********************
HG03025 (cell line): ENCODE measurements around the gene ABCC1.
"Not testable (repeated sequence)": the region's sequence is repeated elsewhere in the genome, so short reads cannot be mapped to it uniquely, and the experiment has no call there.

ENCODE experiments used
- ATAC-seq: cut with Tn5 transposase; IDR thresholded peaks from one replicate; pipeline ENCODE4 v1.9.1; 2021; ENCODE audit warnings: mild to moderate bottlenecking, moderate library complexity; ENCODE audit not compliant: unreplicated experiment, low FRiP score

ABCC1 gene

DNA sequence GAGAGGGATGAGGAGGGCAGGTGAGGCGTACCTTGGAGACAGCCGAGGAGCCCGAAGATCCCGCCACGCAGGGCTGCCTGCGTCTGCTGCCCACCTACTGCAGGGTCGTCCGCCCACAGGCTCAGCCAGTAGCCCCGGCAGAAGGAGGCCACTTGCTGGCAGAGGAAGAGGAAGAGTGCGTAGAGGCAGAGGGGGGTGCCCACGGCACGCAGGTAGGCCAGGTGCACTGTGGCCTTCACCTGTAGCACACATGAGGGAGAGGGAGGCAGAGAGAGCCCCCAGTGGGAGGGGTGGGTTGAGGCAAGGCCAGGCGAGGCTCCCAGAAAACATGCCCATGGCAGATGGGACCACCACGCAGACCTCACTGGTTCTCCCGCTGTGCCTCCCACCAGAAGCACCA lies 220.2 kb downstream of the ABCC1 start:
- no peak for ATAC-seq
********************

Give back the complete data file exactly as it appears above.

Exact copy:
HG03025 (cell line): ENCODE measurements around the gene ABCC1.
"Not testable (repeated sequence)": the region's sequence is repeated elsewhere in the genome, so short reads cannot be mapped to it uniquely, and the experiment has no call there.

ENCODE experiments used
- ATAC-seq: cut with Tn5 transposase; IDR thresholded peaks from one replicate; pipeline ENCODE4 v1.9.1; 2021; ENCODE audit warnings: mild to moderate bottlenecking, moderate library complexity; ENCODE audit not compliant: unreplicated experiment, low FRiP score

ABCC1 gene

DNA sequence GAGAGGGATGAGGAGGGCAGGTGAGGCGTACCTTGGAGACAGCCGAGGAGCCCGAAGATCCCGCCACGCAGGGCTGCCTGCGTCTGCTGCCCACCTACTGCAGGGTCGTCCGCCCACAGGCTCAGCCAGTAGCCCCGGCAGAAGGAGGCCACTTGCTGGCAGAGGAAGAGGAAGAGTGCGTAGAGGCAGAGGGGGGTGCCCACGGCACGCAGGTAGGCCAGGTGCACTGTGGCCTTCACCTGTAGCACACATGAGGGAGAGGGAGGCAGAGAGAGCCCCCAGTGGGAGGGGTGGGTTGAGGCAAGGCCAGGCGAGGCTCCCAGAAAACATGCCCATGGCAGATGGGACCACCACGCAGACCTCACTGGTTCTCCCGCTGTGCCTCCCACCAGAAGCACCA lies 220.2 kb downstream of the ABCC1 start:
- no peak for ATAC-seq